Venturing out over crusty, slippery snow to fill the bird feeder was something I wasn’t willing to do so a kind friend has been filling it on Mondays and Fridays. Pretty soon it was emptied by Thursday morning so off to the bird house maker went my friend and ordered a feeder that would hold TWENTY POUNDS! The bird house maker said it couldn’t be done but three days later he called to say it was ready. A big success and I have two or three kinds of birds on it at one time and on a snowy day two red cardinals and one Blue Jay are a cheerful sight. Little sparrows and finches are on the deck below eating the spilled seeds but alas no “snow birds” or Juncos. Do you remember when we would see them all winter? On the advice of the Audubon sanctuary in Bristol I am going to fill the now empty feeder with Niger seeds to see if I can get Goldfinches to come as they don’t seem to like the black oil seed in the big feeder. Suet and small dogs are not a good combination but there wasn’t anything I could do when the ferocious wind on top of my hill opened the wire cage and dumped a suet cake on the ground. Of course all the sparrows and finches love it but so does my little spaniel. Thank goodness he can only lick it and not chew off
hunks but his appetite for dry food has fallen off.

Well, brace yourself for another month of winter and hope for a milder March.

November 2020

Designing a Stylish Pollinator Garden 

Presentation by LC’s own John Gwynne and based upon his article in Fine Gardening, August 2020.  John and Michael Folcarelli developed their garden at their home in Little Compton over the past few years.  John speaks about their process creating a space that is both beautiful and beneficial to important insects. [Note the link to this presentation will be available until Dec 4, 2020, so enjoy now!]

Take a look at the SGC Meadow as featured in the Sakonnet Times! 


What to Know About Bird Feeders – a wonderfully illustrated short piece


To rake or not to rake…

Scott Hoffman Black provides valuable insight into this question in a recent Xerces blog  

Leave the Leaves to benefit Wildlife

Photo by Jude Beck


October 2020

Impact of Environmental Changes on Migratory Birds

Since 1970 the bird population has dropped by 20%.  This means that there are 2.9 billion fewer birds on the wing than there were 50 years ago. Dr Clarkson, an ornithologist at URI, spoke about the impacts of environmental change on migratory bird population at our October program.  (Link is no longer active).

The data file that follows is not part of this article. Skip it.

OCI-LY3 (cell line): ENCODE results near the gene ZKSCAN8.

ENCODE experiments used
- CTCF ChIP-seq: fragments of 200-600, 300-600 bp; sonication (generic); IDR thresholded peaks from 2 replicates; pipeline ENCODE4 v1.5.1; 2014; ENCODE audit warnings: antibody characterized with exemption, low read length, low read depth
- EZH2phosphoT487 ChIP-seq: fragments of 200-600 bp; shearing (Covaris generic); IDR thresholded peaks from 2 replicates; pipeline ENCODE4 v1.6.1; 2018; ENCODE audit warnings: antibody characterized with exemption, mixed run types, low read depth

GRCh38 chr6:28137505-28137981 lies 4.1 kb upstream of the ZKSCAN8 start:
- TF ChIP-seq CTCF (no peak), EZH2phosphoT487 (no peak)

Country Letter by Sidney Tynan

If it’s a gray day and if you are lucky and if you are where there are overhead trees in a damp area, you might see our native Witch Hazel in fluffy, leafless, yellow bloom. Although not as striking as the Chinese variety which has been introduced and which blooms in February to gladden our hearts with the promise of spring. Our native variety has long been used as a soothing lotion for the skin first by our local Indians who then taught the English settlers who then made a factory on the banks of the Connecticut River which now produces GALLONS for lotions, creams etc. Buy some and see if the scent doesn’t take you childhood.

The other harbinger of spring or so I thought were Blue Birds, Wrong. Now I find I have two neighbors who see them all winter long. One feeds suet cakes embedded with mealy worms, the other puts out scraps of yarn from knitting projects and finds little nests with charmingly laid out pieces. I have seen them only once at my bird bath when 5 young ones gathered to have a drink. We will be having a warm winter with La Nina keeping our fuel bills low but perhaps damaging apple and peach trees if they think spring has come early. We shall see. Please do all you can to stay safe.

Drought – Keep Watering!

This map from late September shows that Rhode Island and southeastern Massachusetts are in extreme drought.   Until we get some serious rainfall, our new plantings will need to be watered until the ground freezes. Even our established plants, including shrubs and trees, will need water to prepare for the winter. During periods of drought, it’s particularly important to water well leading up to the first freeze to help prepare for the winter ahead.





September 2020

Country Letter by Sidney Tynan

Well, as far as I’m concerned it is still summer. I know that our nights are now longer than our days but I don’t care. You have about two more weeks to keep those amazing hummingbirds fed and as a friend suggested I increase the sugar content to give them added strength I am doing that. Frankly, so far I haven’t seen one but it is best to try. The catbirds are still around and when I pause at the bottom of the Back 40 to enjoy the damp scents and see the richness of the varied leaves sooner or later they drift slowly through the little fringe of trees there to see what I am about.